Chinese increasingly prefer English books to translations
Source: Xinhua Updated: 2014-8-20
Chinese readers increasingly prefer foreign books in English rather than their translated Chinese versions, boosting sales of English language books in China.
The growing popularity of English books in China was described as a "surge" by Zhao Wei, publisher at an international publishing house based in Beijing. Zhao was once manager of the China division of Random House, the largest general-interest book publisher in the world.
Zhao said her publishing house witnessed a double in sales volume in China, declining to reveal theexact number.
According to publishers based in Beijing and Shanghai, the "surge" has mainly occurred in sales of textbooks, children's books, travel books and novels.
"Our retail sales of English books and other media at Shanghai Book Fair totaled 600,000 yuan (98,039 US dollars) in 2011. Last year, we exceeded one million yuan and expect to witnessanother increase this year," said Lang Jin, manager of sales at the Shanghai branch of China National Publications Import and Export (Group) Corporation.
The sharp increase during the week-long book fair reflects the bigger picture of the English book market, Lang said.
"Chinese people are attracted to the original version of English books, many of which first reached Chinese readers after being translated into Chinese," said Gu Bin, general manger of Shanghai Book Traders company.
With increased income and more English language education, more Chinese people are able to read the books in English, Gu said.
English-language teaching materials have increased with the development of international schools, analysts said.
Additionally, some EMBA and MBA courses require original books, Gu told Xinhua.
"Foreign children's books emphasize cultivating children's abilities via games or tasks, or tellingtruths through vivid stories, and Chinese parents welcome this," Lang said.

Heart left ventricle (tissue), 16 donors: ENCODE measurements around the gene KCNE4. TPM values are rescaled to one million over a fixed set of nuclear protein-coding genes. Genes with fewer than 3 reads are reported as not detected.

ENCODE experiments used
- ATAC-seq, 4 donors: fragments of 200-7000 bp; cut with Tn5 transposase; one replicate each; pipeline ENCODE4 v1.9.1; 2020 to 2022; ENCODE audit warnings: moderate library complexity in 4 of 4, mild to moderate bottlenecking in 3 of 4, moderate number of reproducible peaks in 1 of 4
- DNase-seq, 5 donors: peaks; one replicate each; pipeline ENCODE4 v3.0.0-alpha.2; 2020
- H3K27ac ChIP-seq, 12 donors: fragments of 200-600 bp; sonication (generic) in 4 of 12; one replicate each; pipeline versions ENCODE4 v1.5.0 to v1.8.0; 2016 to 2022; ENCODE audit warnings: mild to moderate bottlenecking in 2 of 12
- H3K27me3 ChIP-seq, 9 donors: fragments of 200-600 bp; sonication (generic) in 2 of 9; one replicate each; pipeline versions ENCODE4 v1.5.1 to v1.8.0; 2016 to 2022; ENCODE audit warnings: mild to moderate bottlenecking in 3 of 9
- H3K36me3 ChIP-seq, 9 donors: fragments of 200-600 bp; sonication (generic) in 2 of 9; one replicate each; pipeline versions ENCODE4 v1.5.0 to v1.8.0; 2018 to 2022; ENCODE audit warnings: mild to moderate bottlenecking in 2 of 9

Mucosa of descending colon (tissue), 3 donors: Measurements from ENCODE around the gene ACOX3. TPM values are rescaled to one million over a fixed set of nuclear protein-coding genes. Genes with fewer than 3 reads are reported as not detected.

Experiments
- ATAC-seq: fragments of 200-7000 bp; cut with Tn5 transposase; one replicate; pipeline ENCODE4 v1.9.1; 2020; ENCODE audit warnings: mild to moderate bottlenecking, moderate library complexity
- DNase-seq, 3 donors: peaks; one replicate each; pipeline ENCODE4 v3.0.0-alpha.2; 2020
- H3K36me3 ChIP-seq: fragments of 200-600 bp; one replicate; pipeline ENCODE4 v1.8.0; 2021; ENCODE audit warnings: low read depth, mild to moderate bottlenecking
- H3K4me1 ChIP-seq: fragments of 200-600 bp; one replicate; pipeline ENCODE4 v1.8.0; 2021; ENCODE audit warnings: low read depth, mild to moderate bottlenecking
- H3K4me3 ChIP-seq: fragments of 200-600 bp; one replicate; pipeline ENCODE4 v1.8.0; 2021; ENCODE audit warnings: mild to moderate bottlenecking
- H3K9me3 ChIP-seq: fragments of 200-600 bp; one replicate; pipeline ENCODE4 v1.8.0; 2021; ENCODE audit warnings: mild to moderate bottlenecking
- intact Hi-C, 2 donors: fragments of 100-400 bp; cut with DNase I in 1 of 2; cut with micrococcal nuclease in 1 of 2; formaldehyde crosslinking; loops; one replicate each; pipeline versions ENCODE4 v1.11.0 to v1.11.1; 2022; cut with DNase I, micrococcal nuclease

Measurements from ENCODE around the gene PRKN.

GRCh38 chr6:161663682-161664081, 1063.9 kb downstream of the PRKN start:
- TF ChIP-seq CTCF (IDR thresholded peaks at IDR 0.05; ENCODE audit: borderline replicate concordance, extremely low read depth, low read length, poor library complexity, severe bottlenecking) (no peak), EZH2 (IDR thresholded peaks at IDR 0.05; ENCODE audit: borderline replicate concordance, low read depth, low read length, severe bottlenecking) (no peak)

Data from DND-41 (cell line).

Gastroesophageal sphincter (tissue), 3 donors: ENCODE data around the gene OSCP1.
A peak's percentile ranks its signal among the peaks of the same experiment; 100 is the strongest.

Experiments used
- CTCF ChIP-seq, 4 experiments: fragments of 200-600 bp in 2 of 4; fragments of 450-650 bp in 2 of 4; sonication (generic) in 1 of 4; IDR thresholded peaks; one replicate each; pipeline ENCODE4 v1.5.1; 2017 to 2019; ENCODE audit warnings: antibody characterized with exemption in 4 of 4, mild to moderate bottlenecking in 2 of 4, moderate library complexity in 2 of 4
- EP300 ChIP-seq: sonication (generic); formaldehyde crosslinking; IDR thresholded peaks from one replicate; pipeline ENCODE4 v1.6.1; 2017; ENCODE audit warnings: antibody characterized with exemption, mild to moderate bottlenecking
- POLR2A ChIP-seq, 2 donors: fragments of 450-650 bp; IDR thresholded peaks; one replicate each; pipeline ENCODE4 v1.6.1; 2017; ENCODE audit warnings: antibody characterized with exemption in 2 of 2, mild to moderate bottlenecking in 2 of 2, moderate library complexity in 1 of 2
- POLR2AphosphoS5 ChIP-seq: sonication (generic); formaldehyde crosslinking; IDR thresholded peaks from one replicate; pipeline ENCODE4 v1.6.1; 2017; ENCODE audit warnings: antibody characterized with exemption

Better logistics have also increased sales in remote areas like Xinjiang Uygur Autonomous Region and Tibet Autonomous Region, said Zhao Wei.
"When physical bookstores dominated, English books used to be available only in the biggest cities like Beijing and Shanghai. However, with China opening its book imports after joining the WTO, plus the growth of online sales, readers in remote areas can get their books by clicking," Zhao said.
"You would hardly imagine that the English version of 'Steve Jobs:A Biography' could sell in remote Xinjiang and Tibet," she told Xinhua.
According to Zhao, in addition to "Steve Jobs: A Biography," the "Harry Potter" and "Twilight" series have also hit record sales in second- and third-tier cities across China. The novel "Cloud Atlas" by David Mitchell and non-fiction book "Big Data" by Viktor Mayer-Schonberger are the top two sellers in China this year.
However, publishers have also faced troubles despite the booming sales as digital versions of pirated books have eaten into their market share.
"We have sustained losses from pirated books, but at the same time it tells us that China is a largepotential market," she said.